There is if anything rather too much about the SPBW, which was never an influential organisation. To demand beer from wooden casks during the Swinging Sixties was intrepid if a little bizarre. The Campaign for Real Ale was a beer of a different colour and the authors pay homage to the zeal of the founding members, their determination to face the keg brewers head on, using their journalistic skills to grab a frenzy of media coverage for their cause.

A substantial section of the book covers the early days of the campaign and its impact -- channelled through beer festivals -- on the brewing industry. Handpumped beer was no longer consigned to the dump bin of history. Slowly, a new and invigorating “micro-brewing” movement was under way, while older family and regional brewers could feel it was worth their while to carry on making traditional beer. Watneys Red and Double Diamond no longer ruled supreme.

My only fault with the coverage of CAMRA is that authors have accepted as true some of the views of the campaign’s detractors in the 1970s and 80s, one of whom fed Private Eye with a series of defamatory fantasies about alleged rows and even punch-ups among the leading members. One involved founding member Michael Hardman and myself. Private Eye reported that we had come to blows at the Alexandra Palace Great British Beer Festival as a result of Hardman pinching my girl friend’s bum. The lady in question probably wouldn’t have minded but it just didn’t happen.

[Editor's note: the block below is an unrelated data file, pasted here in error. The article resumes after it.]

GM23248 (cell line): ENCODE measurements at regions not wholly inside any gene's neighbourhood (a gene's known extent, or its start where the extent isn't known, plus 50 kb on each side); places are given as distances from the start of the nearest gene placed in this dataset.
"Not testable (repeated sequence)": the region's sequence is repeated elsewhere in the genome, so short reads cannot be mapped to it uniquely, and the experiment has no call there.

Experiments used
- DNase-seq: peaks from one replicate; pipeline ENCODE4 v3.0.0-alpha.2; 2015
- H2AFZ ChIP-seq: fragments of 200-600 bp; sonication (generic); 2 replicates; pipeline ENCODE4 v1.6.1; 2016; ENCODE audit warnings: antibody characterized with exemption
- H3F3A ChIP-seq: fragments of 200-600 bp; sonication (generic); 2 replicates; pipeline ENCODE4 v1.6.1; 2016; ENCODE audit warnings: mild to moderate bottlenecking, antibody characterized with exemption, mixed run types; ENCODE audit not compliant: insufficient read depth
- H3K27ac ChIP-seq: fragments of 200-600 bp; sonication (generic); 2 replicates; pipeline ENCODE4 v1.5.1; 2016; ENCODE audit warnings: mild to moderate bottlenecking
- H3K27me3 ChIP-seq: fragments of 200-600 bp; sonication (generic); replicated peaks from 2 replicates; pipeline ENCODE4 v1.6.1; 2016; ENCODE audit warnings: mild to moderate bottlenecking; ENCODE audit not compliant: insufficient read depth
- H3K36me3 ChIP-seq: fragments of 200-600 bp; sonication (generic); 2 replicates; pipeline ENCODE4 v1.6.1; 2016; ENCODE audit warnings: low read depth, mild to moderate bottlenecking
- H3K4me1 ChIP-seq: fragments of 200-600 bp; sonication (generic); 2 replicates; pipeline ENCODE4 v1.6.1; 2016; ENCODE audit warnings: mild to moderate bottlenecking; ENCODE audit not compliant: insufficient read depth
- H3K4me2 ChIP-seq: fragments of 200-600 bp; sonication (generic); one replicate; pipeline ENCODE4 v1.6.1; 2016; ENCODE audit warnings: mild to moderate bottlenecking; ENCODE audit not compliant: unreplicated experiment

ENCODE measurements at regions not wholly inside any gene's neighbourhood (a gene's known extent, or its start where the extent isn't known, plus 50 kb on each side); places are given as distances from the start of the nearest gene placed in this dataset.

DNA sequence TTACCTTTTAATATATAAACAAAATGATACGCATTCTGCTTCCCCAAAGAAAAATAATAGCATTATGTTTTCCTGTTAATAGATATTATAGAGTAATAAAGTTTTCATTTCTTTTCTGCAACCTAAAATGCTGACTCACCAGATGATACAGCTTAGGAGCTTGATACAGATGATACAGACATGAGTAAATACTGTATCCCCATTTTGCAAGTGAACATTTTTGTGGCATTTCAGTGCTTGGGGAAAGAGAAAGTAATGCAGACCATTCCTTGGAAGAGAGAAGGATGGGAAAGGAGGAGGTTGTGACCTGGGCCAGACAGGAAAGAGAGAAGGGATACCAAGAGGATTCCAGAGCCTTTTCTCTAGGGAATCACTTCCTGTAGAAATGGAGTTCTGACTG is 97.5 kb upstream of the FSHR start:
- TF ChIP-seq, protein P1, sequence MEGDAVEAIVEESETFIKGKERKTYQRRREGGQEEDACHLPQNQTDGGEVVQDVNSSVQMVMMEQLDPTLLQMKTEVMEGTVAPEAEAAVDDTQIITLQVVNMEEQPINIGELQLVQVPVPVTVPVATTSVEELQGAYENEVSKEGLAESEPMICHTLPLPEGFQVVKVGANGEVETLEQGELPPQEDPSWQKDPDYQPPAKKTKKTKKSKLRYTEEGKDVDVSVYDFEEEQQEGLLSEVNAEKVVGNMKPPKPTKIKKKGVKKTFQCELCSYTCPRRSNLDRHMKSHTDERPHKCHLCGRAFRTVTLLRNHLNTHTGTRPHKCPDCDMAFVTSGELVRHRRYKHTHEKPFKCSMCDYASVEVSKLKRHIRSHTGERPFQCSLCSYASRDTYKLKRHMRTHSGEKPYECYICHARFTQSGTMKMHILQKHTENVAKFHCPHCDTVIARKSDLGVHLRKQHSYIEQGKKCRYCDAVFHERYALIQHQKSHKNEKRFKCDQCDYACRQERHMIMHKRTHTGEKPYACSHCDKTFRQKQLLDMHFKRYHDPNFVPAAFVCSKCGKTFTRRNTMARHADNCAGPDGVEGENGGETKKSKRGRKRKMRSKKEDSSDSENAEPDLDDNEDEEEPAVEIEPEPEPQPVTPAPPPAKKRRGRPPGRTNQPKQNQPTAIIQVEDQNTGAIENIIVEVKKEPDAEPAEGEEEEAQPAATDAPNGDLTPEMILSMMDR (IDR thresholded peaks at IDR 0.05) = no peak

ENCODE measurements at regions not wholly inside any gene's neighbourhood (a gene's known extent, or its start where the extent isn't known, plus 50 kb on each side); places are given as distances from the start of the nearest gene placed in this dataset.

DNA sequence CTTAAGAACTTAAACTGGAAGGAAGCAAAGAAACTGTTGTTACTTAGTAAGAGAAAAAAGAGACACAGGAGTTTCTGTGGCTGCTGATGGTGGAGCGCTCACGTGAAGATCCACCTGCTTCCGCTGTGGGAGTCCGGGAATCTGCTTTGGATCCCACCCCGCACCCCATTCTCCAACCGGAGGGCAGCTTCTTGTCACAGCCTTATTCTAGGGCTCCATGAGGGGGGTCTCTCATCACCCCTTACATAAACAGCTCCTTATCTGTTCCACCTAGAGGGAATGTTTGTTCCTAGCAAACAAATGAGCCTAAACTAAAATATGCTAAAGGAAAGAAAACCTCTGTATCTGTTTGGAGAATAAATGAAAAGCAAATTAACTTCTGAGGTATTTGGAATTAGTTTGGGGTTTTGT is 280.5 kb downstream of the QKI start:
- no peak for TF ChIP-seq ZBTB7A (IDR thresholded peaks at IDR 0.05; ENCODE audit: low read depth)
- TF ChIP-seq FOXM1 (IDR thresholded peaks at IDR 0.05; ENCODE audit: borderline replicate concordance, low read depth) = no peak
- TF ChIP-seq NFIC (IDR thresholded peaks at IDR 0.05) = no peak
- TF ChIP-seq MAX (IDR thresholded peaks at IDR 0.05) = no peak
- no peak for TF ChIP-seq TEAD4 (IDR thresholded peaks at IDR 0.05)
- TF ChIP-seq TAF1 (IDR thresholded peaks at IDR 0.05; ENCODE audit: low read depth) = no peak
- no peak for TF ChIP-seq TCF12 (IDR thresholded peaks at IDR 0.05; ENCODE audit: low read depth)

Boak and Bailey say such stories were not only damaging but also “bred paranoia at CAMRA’s head office”. Far from suffering from distress, the staff at HQ basked in the glory of a succession of beer festivals at Ally Pally that were packed to the gunwales with an ever-increasing range of beer. While the authors seriously over-play disputes and rows within CAMRA, they are right to point to occasional outbreaks of silliness, such as the dispute in the late 1970s over “air pressure dispense” – the Scottish system for serving cask beer. It was quickly and amicably settled.

For the record, Michael Hardman didn’t “resign from CAMRA in 1977”. He left its full-time employment and he remains a fully paid-up and passionate member. I was never CAMRA’s press officer, but that’s a minor matter.